- teacher providing a word of encouragement during an extended office hour or maybe sharing a special book or article,
- financial aid worker who explains when the check will arrive and how to seek a loan to help buy books until then,
- other students who want to study together in a group,
- teacher who knows the student’s name and says “We missed you in class yesterday” or provides extra study sessions,
- custodian who chats with the student and suggests the best places to park on campus,
- staff member who directs the student to a classroom that is a bit difficult to find, or
- faculty advisor who directs students to a club or special project that eventually sparks the student’s career interest.
This list could go on and on. Think back to your own educational experience, at any level. What do you remember that made the class or the subject special to you? I doubt if it is a textbook or isolated lecture. Instead, I bet it’s a specific person and the corresponding personal contact that sparked you to tackle a new subject, try a little harder, or feel proud about your efforts and accomplishments. Please share your stories through comments, especially if you attended a community college!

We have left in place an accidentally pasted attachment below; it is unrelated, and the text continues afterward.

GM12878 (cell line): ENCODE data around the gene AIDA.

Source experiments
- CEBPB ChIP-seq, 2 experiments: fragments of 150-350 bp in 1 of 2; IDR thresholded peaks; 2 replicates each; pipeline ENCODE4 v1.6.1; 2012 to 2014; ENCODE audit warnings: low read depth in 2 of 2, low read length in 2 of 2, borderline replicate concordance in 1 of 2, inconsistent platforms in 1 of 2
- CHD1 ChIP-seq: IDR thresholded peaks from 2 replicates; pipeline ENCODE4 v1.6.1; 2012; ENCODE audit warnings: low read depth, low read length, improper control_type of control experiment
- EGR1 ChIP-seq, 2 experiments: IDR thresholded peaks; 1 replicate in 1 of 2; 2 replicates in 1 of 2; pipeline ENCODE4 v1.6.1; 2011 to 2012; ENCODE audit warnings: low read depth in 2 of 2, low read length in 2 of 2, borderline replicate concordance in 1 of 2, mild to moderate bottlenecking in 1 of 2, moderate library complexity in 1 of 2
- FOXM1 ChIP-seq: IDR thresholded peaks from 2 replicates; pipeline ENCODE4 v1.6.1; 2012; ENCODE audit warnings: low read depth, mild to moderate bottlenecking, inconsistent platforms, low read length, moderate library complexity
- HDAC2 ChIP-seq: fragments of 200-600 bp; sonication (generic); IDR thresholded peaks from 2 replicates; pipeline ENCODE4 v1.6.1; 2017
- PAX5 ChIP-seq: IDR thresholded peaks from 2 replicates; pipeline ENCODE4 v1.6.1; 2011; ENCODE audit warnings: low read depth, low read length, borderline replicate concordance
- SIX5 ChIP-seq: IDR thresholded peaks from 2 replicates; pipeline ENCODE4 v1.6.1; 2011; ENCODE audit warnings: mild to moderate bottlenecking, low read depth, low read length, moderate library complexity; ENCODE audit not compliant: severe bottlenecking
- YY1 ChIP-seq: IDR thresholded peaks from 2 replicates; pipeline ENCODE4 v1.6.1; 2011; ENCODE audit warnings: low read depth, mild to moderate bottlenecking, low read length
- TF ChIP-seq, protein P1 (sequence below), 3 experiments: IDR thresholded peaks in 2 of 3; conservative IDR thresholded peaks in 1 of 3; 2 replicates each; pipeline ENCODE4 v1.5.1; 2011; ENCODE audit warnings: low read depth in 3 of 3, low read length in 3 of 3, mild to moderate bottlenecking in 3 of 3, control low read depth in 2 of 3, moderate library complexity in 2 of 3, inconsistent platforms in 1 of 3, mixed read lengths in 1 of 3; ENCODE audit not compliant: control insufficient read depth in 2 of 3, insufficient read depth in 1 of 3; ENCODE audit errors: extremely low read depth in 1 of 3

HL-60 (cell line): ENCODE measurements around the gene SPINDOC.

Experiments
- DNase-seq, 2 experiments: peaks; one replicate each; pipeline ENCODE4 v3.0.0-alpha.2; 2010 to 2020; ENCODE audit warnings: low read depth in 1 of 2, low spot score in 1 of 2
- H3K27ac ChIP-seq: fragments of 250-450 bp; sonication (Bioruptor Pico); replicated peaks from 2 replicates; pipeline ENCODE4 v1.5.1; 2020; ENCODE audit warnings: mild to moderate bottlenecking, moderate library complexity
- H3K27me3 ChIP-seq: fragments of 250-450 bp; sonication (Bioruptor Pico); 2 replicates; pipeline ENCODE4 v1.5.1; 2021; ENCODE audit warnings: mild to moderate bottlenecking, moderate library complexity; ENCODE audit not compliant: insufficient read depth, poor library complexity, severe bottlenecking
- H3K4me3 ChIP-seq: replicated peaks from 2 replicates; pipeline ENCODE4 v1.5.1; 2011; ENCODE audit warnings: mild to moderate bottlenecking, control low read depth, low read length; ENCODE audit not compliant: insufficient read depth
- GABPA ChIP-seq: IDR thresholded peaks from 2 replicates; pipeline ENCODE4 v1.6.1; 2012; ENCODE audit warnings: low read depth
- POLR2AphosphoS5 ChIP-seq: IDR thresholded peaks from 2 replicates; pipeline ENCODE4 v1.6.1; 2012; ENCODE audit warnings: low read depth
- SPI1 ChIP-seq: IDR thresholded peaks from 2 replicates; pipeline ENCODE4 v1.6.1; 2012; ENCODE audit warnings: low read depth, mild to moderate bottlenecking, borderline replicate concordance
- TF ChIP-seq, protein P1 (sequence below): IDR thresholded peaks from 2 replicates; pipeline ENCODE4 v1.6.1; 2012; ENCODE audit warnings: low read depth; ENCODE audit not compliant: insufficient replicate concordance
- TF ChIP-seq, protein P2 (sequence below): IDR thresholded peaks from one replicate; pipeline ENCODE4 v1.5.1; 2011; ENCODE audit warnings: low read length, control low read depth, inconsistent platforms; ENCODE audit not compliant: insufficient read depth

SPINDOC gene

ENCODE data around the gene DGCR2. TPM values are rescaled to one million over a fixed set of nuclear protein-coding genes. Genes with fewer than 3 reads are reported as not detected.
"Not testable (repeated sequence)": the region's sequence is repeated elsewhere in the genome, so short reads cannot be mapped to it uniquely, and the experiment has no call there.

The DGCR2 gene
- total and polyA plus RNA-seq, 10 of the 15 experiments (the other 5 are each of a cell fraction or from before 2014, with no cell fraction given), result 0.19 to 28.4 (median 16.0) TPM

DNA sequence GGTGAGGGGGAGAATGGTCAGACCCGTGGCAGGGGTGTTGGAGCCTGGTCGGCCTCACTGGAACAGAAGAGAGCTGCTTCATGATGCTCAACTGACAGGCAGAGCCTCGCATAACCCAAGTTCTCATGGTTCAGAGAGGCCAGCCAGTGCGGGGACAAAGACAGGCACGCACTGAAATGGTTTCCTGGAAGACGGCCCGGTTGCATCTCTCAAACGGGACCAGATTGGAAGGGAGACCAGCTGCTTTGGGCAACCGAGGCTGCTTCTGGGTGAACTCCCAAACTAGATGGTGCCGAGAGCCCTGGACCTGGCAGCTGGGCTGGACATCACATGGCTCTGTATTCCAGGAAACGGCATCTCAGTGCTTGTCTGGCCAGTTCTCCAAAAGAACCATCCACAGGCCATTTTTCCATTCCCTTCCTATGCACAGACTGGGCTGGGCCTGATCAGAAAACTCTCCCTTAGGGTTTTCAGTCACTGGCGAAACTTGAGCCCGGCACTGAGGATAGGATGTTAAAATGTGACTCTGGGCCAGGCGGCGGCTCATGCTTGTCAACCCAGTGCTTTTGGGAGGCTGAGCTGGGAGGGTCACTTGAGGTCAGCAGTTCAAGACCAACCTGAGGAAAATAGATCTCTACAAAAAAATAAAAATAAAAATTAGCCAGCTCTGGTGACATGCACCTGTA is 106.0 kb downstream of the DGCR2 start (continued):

In short, community colleges deserve our praise for a variety of reasons, including that they are economical, open to all, provide quality education and service, and—most importantly—make a difference because of the special care and attention offered to students from all who serve on campus. It is this special make-a-difference aspect of community colleges that makes me think the star-fish story that most of us have heard as an adaptation of Loren Eiseley’s “The Star Thrower” is a fair representation of the power of community colleges.
HERE’S MY VERSION OF THE STAR FISH STORY:
A major storm hit the coast, stronger than the village had seen in years. The waves crashed higher onto the shore than they ever had, depositing hundreds of star fish onto the beach. The morning came, and the sky was bright blue. All along the beach, above the usual tide line, the star fish were trapped, unable to return to the safety and promise of the sea.